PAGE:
SYMPTOMS
1.    Difficulty  in  attention  and  concentration. Poor, careless   performance, greater tolerance for error. Irritability, decreased motivation and conservation of effort.  Eyes go in and out of focus. 

A good start!

I would add:

1.b. Soldiers may express denial of symptoms.
2.  Effects are magnified by mental states such as loss of willpower, depressed attitudes, or lack of morale/poor espirit de corps.
 

geo

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WRT melatonin.....

Drink warm Milk - something you probably instinctively knew (without the chemical analysis) :cheers:
 

AGuyWithAGun

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I find keeping the body/mind moving key during times of sleep dep, especially during those 0100-0400 hrs when the body naturally expects to be racked out. When in a leadership position I found this easy as there is always something to do. However, when rifleman #1 and the task is to staticly watch 10' to 2' I found sunflower seeds always worked for me. Just stick a big wad in one cheek and slowly work on wittling it down.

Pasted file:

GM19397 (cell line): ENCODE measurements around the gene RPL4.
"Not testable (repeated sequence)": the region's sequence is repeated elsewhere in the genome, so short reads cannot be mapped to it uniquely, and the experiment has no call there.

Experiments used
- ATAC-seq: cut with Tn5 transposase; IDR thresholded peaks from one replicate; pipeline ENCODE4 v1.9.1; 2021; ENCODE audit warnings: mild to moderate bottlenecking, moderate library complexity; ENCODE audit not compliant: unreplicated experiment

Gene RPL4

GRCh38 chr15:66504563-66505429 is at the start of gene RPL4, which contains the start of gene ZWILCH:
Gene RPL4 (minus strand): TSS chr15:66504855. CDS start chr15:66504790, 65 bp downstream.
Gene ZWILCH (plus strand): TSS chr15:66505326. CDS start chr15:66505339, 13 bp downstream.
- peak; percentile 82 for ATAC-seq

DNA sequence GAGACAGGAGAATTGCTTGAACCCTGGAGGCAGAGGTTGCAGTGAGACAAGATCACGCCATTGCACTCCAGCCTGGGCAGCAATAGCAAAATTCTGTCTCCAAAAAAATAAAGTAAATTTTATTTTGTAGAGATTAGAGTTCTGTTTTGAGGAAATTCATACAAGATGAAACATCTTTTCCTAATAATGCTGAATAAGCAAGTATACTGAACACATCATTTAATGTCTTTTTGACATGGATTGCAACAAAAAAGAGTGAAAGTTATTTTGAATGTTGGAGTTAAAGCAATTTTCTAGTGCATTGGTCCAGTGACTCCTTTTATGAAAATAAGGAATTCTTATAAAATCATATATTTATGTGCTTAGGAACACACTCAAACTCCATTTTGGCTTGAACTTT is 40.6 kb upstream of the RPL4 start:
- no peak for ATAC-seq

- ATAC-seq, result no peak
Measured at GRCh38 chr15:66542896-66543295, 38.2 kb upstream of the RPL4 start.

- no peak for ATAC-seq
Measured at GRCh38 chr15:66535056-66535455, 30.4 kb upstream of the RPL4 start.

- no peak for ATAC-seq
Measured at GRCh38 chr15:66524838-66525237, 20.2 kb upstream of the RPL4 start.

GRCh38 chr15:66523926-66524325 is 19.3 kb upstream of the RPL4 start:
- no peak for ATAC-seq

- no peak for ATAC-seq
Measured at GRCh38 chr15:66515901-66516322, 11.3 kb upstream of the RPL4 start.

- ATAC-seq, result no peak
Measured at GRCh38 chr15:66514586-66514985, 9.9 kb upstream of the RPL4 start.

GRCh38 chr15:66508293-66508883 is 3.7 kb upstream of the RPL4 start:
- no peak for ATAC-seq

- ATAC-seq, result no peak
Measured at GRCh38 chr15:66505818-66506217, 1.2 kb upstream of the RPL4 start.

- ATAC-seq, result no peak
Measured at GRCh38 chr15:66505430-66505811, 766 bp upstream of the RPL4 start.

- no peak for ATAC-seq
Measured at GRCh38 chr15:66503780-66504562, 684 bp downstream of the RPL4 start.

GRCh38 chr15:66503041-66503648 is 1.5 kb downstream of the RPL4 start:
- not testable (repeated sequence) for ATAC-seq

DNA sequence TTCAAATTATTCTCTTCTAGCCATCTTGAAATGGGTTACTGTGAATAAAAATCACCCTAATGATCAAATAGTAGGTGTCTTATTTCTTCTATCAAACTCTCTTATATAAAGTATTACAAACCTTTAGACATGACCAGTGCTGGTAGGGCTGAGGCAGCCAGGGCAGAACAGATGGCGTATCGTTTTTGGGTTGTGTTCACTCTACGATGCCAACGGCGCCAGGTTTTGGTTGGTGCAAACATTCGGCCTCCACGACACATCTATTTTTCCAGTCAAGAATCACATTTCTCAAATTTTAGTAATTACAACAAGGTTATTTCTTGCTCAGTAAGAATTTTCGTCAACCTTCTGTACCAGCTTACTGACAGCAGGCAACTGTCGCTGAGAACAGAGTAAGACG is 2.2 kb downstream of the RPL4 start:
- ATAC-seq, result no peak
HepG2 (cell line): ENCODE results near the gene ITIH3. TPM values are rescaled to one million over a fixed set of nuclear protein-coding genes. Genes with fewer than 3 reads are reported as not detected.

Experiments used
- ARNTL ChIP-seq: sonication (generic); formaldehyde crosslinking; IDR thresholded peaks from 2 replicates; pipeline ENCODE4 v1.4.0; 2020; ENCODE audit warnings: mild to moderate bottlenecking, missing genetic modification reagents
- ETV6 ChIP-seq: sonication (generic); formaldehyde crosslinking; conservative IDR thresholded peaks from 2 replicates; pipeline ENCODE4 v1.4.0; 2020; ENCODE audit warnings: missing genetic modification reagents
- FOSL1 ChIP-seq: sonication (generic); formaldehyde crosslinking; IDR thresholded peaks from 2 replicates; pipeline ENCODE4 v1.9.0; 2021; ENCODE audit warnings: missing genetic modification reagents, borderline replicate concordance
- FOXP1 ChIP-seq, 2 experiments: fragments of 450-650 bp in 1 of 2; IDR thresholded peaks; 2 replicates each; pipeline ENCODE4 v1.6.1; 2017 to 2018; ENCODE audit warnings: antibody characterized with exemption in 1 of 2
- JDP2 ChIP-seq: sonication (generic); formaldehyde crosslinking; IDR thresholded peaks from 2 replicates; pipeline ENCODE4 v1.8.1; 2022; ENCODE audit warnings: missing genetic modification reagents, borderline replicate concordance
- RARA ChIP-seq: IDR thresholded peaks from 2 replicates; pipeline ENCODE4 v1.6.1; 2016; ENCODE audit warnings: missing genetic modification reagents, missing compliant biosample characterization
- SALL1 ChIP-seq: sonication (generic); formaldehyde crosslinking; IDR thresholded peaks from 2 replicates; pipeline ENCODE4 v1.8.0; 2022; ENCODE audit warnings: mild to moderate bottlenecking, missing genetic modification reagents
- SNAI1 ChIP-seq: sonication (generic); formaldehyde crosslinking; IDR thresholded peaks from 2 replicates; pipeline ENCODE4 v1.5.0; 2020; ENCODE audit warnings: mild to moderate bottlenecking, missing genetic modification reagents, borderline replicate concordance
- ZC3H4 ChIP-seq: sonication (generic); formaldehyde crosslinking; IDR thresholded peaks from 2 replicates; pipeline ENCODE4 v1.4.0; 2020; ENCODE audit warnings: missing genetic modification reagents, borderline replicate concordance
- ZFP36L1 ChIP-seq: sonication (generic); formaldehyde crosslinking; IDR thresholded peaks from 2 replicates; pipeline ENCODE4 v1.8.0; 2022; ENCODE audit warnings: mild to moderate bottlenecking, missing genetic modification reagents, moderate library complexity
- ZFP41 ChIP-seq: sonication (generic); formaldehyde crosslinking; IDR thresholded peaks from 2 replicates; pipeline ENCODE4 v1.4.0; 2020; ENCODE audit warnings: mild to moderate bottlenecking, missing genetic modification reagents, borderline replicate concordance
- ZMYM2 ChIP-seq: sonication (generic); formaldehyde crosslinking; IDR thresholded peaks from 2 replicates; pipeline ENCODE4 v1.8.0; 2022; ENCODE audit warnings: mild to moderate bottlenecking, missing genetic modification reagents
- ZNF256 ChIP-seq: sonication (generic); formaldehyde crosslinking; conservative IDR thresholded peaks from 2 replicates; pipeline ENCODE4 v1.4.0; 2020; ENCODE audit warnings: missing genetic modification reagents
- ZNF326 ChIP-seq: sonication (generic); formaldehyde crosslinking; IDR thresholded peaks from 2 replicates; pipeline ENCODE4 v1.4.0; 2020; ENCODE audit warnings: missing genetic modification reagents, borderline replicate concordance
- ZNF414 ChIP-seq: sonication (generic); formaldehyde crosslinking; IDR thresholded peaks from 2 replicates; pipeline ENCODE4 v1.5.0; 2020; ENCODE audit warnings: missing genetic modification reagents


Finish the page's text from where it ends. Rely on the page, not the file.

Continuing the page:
oldpond

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I have a problem falling asleep when I drive in the highway.  I find that nibbling on something prevents me from falling asleep.  Jelly beans or sunflower seeds work well.  You can't fall asleep while eating.